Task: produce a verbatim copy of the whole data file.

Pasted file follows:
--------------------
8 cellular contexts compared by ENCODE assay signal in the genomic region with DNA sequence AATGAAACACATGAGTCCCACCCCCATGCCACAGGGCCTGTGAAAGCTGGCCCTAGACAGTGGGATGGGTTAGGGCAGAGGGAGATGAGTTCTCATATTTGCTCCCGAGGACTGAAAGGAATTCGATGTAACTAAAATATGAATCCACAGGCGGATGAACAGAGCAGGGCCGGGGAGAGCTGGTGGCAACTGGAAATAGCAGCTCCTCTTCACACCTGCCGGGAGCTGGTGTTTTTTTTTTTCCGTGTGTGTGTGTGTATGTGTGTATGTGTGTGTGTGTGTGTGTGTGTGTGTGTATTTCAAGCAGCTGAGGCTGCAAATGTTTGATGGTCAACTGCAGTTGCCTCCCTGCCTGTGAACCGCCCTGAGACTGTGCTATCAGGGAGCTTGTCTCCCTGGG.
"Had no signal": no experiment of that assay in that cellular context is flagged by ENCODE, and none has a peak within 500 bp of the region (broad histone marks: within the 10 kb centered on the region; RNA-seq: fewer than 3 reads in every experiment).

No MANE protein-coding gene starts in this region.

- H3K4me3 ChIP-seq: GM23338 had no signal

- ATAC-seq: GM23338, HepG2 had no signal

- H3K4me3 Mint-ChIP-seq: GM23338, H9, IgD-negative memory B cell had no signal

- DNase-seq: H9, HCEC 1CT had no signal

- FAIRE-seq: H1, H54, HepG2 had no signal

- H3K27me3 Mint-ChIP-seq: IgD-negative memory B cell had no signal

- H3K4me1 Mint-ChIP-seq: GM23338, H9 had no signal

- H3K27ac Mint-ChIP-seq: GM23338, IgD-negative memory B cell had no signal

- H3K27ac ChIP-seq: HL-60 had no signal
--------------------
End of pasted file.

8 cellular contexts compared by ENCODE assay signal in the genomic region with DNA sequence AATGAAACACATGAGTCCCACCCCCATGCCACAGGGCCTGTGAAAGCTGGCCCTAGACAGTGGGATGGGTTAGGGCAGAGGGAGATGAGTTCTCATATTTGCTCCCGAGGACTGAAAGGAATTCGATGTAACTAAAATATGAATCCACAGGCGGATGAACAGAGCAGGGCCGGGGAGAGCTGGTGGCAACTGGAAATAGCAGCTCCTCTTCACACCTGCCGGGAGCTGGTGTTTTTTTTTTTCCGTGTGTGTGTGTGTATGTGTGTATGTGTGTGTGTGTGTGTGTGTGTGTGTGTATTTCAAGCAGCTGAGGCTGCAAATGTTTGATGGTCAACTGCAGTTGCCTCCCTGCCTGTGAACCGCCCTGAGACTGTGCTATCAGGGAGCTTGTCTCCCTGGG.
"Had no signal": no experiment of that assay in that cellular context is flagged by ENCODE, and none has a peak within 500 bp of the region (broad histone marks: within the 10 kb centered on the region; RNA-seq: fewer than 3 reads in every experiment).

No MANE protein-coding gene starts in this region.

- H3K4me3 ChIP-seq: GM23338 had no signal

- ATAC-seq: GM23338, HepG2 had no signal

- H3K4me3 Mint-ChIP-seq: GM23338, H9, IgD-negative memory B cell had no signal

- DNase-seq: H9, HCEC 1CT had no signal

- FAIRE-seq: H1, H54, HepG2 had no signal

- H3K27me3 Mint-ChIP-seq: IgD-negative memory B cell had no signal

- H3K4me1 Mint-ChIP-seq: GM23338, H9 had no signal

- H3K27ac Mint-ChIP-seq: GM23338, IgD-negative memory B cell had no signal

- H3K27ac ChIP-seq: HL-60 had no signal